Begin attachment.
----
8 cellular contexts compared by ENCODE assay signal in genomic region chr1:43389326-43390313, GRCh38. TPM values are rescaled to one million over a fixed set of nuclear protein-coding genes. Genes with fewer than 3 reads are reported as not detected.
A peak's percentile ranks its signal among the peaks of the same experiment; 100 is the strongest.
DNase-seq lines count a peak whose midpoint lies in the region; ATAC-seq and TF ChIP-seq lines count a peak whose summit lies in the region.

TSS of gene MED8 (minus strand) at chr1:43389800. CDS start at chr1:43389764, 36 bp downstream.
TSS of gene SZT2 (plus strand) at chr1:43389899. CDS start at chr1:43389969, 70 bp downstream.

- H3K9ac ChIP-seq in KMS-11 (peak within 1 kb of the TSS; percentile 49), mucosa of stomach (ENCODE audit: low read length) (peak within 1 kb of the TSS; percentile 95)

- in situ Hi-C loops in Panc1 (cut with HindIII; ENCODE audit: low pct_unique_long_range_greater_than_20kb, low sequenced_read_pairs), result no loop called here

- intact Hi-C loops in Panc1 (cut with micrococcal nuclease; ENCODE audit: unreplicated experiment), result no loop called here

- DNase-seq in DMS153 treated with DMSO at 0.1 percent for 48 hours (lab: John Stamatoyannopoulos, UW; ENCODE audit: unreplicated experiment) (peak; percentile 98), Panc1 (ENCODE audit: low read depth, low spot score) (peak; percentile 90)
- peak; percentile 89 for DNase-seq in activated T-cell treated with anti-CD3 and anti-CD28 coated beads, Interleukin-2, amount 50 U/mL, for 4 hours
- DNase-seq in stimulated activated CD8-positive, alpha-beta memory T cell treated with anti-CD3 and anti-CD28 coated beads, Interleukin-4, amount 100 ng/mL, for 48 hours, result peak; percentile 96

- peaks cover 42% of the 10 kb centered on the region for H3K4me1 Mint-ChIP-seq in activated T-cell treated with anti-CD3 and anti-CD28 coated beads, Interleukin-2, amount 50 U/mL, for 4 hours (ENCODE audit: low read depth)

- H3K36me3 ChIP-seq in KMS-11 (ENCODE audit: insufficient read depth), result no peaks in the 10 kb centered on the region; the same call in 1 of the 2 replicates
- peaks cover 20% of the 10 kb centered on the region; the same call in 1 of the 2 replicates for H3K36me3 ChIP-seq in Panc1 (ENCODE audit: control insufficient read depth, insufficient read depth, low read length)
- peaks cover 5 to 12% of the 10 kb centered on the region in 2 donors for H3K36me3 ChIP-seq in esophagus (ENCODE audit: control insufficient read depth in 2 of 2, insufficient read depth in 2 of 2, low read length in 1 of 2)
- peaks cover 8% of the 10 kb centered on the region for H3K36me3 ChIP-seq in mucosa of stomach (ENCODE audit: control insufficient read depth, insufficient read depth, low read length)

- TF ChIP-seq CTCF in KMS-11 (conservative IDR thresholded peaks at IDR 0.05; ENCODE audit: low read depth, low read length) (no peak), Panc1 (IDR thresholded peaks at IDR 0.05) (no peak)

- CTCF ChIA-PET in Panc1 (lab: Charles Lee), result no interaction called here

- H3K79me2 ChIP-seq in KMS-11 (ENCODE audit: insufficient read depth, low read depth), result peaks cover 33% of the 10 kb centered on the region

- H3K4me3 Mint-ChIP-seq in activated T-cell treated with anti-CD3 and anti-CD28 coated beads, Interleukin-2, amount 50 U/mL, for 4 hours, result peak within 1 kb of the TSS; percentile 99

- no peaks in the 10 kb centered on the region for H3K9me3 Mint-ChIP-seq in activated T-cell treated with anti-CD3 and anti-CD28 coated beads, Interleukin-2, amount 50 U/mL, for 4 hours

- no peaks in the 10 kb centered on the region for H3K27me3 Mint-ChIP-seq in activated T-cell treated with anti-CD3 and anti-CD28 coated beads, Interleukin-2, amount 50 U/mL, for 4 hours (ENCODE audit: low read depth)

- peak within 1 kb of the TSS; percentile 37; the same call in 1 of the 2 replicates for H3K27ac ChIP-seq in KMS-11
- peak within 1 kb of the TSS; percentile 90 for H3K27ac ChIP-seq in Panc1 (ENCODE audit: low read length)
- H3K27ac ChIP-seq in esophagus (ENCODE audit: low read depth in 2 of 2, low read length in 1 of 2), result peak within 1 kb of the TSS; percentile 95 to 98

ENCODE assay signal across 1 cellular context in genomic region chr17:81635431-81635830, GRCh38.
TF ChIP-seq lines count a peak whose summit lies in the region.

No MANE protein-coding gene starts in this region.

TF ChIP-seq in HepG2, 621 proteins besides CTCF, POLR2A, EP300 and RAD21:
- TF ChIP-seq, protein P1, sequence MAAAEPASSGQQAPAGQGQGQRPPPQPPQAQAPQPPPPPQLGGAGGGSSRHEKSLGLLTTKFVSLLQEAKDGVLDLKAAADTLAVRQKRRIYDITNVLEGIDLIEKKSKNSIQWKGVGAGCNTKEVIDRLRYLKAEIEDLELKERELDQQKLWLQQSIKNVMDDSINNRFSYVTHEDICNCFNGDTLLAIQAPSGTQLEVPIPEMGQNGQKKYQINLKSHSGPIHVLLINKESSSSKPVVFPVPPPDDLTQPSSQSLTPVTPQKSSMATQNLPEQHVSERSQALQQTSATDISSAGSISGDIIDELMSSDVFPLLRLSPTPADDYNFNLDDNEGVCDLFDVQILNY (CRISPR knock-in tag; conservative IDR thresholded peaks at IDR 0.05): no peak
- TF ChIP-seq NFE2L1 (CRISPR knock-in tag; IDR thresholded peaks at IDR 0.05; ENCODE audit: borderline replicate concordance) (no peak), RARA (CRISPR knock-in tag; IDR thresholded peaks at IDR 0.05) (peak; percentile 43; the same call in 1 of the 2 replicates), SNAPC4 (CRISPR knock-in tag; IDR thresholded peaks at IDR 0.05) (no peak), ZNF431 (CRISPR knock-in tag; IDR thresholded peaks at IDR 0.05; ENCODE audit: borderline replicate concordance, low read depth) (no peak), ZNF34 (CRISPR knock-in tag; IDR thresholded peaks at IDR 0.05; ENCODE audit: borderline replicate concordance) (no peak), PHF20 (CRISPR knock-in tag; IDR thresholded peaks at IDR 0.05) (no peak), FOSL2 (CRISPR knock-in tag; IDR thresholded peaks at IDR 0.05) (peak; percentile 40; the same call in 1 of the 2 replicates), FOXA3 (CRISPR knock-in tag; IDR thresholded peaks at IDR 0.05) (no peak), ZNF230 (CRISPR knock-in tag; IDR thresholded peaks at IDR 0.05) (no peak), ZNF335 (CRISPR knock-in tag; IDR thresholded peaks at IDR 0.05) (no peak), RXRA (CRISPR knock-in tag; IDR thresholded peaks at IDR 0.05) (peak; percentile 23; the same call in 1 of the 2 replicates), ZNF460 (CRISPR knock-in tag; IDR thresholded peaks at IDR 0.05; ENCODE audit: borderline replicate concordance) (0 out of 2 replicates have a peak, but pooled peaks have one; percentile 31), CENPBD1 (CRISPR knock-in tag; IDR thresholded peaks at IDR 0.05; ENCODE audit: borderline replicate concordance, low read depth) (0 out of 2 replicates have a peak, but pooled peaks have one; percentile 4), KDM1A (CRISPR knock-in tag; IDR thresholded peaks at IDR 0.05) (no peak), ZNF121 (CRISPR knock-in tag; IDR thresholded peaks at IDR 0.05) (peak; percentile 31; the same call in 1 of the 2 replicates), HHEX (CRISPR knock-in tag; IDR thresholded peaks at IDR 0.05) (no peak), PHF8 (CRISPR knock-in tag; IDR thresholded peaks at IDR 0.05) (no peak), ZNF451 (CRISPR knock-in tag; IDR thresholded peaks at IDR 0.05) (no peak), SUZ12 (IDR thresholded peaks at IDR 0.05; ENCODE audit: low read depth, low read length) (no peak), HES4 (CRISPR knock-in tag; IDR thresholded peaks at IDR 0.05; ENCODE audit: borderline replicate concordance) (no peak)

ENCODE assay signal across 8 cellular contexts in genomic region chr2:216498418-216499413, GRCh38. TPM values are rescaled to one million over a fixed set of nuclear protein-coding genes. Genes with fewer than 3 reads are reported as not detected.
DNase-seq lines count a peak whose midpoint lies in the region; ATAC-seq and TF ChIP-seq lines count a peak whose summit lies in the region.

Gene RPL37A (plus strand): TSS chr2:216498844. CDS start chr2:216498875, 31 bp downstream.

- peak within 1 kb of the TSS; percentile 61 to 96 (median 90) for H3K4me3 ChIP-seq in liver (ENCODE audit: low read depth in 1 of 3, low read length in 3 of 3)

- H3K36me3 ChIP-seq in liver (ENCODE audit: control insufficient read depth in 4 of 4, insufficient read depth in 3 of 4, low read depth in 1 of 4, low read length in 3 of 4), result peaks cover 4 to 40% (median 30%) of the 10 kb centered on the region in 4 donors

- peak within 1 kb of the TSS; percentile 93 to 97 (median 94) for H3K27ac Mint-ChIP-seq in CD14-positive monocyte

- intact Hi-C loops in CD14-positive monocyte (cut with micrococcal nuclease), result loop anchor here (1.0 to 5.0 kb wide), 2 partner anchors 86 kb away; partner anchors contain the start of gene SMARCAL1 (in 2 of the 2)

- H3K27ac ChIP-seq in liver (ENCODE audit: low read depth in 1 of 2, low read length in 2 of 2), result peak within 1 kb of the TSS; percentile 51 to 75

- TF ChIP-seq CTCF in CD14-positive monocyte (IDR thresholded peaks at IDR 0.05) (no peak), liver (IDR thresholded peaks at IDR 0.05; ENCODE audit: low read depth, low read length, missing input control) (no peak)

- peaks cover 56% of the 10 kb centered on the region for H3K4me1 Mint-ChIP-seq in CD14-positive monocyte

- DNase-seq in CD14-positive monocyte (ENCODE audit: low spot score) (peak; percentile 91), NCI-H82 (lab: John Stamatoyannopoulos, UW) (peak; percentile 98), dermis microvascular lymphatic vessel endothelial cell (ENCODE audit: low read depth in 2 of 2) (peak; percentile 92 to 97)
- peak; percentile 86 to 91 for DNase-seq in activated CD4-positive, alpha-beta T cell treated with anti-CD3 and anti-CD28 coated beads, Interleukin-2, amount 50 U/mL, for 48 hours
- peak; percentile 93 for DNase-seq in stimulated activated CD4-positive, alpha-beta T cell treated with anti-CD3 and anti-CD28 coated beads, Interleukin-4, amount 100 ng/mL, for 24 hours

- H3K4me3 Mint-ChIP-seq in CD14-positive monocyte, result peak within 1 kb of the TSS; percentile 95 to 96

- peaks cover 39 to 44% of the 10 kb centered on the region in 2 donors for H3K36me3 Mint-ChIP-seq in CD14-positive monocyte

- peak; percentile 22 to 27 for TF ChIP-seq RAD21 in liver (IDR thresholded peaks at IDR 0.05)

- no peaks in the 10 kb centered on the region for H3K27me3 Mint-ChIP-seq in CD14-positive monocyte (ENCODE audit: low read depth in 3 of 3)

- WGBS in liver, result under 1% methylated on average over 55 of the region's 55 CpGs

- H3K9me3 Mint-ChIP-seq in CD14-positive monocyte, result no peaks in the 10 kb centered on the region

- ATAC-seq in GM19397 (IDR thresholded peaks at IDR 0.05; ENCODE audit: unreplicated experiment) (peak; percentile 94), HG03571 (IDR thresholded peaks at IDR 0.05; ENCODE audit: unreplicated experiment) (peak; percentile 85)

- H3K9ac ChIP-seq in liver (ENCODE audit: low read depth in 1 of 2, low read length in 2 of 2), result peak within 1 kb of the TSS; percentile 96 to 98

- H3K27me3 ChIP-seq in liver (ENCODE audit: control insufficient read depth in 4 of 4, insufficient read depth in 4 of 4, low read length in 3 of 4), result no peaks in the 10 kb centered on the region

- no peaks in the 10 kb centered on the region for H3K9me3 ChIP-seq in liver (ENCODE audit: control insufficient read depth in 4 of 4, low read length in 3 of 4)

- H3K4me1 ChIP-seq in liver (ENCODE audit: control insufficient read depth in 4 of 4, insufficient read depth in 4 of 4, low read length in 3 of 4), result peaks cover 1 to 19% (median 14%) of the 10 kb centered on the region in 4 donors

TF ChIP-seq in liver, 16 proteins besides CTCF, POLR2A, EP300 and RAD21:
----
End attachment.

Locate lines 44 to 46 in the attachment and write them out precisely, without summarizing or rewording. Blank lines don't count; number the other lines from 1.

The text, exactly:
- peak; percentile 93 for DNase-seq in stimulated activated CD4-positive, alpha-beta T cell treated with anti-CD3 and anti-CD28 coated beads, Interleukin-4, amount 100 ng/mL, for 24 hours

- H3K4me3 Mint-ChIP-seq in CD14-positive monocyte, result peak within 1 kb of the TSS; percentile 95 to 96

- peaks cover 39 to 44% of the 10 kb centered on the region in 2 donors for H3K36me3 Mint-ChIP-seq in CD14-positive monocyte